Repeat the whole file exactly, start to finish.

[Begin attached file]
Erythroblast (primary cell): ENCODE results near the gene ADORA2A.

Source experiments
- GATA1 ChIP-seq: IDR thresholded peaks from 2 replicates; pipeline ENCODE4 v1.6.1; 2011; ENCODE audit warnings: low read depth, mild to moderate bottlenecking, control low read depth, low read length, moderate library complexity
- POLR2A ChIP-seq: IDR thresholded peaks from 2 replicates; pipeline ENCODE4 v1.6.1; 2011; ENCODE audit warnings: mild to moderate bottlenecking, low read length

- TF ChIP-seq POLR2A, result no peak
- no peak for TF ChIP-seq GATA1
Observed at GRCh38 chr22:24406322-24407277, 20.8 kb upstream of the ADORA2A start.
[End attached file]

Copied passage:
Erythroblast (primary cell): ENCODE results near the gene ADORA2A.

Source experiments
- GATA1 ChIP-seq: IDR thresholded peaks from 2 replicates; pipeline ENCODE4 v1.6.1; 2011; ENCODE audit warnings: low read depth, mild to moderate bottlenecking, control low read depth, low read length, moderate library complexity
- POLR2A ChIP-seq: IDR thresholded peaks from 2 replicates; pipeline ENCODE4 v1.6.1; 2011; ENCODE audit warnings: mild to moderate bottlenecking, low read length

- TF ChIP-seq POLR2A, result no peak
- no peak for TF ChIP-seq GATA1
Observed at GRCh38 chr22:24406322-24407277, 20.8 kb upstream of the ADORA2A start.